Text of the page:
Surprising New Trend: Conspiracy Lovers Unite on Dating Platforms

Conspiracy theorists are carving out their own niche in the dating world, setting up dedicated dating sites to address what they perceive as a growing disconnect with mainstream society. The most recent addition,, launched in Germany, has already attracted 1,500 users within its initial three weeks. This unique platform deviates from standard dating profiles by probing into users’ beliefs about various conspiracy theories, including COVID-19, QAnon, New World Order, or prepper ideology, as well as disclosing the number of COVID-19 vaccines they’ve received. Additionally, new users are prompted to describe their information sources on current events and speculate on global changes over the next two decades.

Michael Bründel, a prominent figure in Germany’s anti-lockdown conspiracy scene, established the site, adopting the moniker “Captain Future” and often appearing in trademark yellow headgear and a mask at “Freedom Marches” during the pandemic. The site’s homepage displays a visually charged depiction of Bründel wearing a tinfoil hat, symbolically connected to a similarly adorned woman on a laptop embellished with UFO stickers and references to “Free Julian Assange” and the World Trade Center.

Bründel asserts that the divergence of opinions during the pandemic, particularly on COVID-19, has ruptured existing relationships and forged new connections. He advocates for separate dating platforms for “lateral thinkers,” as he believes that individuals viewing the world differently would struggle to comprehend each other’s perspectives. He perpetuates the misconception that vaccinated individuals pose a threat to the unvaccinated by “shedding” the vaccine, asserting that as an unvaccinated “lateral thinker,” vaccinated individuals aren’t a viable option for him.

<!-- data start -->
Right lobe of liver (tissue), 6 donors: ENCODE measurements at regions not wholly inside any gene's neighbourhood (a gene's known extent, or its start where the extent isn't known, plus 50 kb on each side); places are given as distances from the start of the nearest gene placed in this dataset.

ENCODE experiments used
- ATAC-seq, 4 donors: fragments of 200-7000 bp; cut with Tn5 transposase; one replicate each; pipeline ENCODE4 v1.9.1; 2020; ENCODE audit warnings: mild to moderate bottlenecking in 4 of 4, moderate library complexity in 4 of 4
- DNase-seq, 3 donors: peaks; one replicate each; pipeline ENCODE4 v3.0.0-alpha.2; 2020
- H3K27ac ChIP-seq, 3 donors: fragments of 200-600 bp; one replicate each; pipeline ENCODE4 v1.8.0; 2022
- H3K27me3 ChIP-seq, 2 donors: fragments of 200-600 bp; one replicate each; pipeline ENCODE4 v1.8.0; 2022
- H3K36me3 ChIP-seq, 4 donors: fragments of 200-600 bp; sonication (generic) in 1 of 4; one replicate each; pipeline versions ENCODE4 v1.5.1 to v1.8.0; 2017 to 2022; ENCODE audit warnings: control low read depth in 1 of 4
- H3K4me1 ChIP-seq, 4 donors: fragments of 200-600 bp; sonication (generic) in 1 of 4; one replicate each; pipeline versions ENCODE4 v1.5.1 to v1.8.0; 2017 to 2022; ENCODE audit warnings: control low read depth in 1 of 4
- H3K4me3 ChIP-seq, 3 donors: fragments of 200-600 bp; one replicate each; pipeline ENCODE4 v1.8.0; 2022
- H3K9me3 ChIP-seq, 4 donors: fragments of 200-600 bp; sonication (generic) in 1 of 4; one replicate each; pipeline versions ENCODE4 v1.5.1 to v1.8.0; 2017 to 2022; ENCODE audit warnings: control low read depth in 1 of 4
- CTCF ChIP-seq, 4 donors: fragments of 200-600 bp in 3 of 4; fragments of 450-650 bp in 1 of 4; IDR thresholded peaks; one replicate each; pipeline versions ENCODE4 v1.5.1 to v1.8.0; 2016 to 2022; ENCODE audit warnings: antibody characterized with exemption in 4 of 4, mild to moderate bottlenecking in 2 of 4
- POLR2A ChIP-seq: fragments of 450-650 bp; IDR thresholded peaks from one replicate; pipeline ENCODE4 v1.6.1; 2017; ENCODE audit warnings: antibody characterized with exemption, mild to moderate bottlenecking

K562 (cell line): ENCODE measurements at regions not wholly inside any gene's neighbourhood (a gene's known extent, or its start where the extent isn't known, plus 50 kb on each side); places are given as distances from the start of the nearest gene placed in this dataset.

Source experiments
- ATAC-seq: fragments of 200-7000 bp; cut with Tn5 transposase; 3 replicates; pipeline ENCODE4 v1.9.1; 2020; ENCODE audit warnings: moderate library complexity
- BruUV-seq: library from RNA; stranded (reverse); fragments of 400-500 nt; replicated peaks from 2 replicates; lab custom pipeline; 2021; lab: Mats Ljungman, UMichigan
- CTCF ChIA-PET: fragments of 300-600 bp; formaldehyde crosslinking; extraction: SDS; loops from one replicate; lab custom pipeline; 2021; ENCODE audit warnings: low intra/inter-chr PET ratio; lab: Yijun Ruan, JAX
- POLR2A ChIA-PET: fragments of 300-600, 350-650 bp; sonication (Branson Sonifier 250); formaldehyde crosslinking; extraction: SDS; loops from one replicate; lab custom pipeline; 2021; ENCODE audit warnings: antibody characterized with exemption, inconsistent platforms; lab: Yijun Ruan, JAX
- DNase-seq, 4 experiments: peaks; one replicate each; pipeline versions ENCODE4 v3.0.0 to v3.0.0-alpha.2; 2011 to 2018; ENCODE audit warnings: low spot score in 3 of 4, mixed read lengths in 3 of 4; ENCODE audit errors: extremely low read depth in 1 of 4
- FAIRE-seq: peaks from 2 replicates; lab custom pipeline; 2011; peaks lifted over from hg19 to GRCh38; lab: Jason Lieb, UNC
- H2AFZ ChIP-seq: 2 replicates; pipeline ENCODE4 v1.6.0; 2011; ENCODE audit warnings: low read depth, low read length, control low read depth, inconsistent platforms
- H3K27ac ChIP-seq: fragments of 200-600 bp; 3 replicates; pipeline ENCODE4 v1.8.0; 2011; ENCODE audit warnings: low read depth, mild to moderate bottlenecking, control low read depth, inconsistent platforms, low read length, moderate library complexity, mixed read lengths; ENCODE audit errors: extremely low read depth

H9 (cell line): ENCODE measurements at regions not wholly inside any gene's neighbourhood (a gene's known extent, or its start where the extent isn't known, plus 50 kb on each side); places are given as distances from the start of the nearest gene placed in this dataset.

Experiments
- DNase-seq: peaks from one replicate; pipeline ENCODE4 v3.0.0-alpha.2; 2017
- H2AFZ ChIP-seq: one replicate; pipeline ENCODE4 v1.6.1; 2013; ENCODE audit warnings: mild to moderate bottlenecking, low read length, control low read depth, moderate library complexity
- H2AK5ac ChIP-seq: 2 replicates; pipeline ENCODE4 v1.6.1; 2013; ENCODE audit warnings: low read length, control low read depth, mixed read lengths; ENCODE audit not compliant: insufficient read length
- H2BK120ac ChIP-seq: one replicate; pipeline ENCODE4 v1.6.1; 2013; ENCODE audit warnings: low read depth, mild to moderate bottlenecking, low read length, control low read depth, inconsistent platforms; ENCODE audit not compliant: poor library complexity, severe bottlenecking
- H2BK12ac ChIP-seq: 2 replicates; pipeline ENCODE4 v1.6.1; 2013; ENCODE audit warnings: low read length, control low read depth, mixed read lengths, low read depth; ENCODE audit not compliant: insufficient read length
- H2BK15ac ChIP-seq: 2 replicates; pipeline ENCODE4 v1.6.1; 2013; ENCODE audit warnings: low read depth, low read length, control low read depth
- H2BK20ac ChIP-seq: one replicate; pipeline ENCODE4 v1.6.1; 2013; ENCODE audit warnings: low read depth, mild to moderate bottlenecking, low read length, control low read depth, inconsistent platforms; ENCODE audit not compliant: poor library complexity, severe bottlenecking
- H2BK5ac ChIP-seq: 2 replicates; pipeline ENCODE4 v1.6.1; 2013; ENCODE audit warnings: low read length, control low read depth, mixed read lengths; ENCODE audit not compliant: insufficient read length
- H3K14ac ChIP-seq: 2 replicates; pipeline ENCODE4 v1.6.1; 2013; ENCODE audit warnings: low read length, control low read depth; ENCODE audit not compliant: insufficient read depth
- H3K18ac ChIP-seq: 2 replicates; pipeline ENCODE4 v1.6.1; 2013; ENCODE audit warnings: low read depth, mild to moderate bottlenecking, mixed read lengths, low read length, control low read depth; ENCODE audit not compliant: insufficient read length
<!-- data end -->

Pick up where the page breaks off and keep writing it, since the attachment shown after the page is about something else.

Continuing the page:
Nicholas Potter, a researcher at the Amadeu Antonio Foundation, notes how conspiracy theories can alienate believers from their social circles due to increasingly far-fetched claims, leading them to seek solace among like-minded individuals. He highlights the separatist tendencies of conspiracy movements evident in the emergence of dating sites tailored to these beliefs and other separatist initiatives like anti-vaxxer job portals and efforts to create insulated communities.

While Bründel’s dating platform encompasses functions allowing users to list conspiracist events, concerns about organizing potentially violent demonstrations remain low. Potter suggests that existing digital spaces like Telegram serve as ideal hubs for radicalizing followers and spreading misinformation. He perceives the dating site launch as an attempt by Bründel to sustain relevance within the shrinking protest movement, which faces diminishing attendance and is hindered by a pro-Russian stance that distances potential supporters.

Bründel anticipates that “lateral thinkers” like himself will eventually transition into the mainstream, hoping for societal reconciliation once those allegedly responsible for the pandemic face accountability. This view, prevalent among conspiracists, envisions a future where their perspectives become widely accepted, marking an end to the societal divide only when the “truth” is embraced, and the purported culprits are brought to justice.

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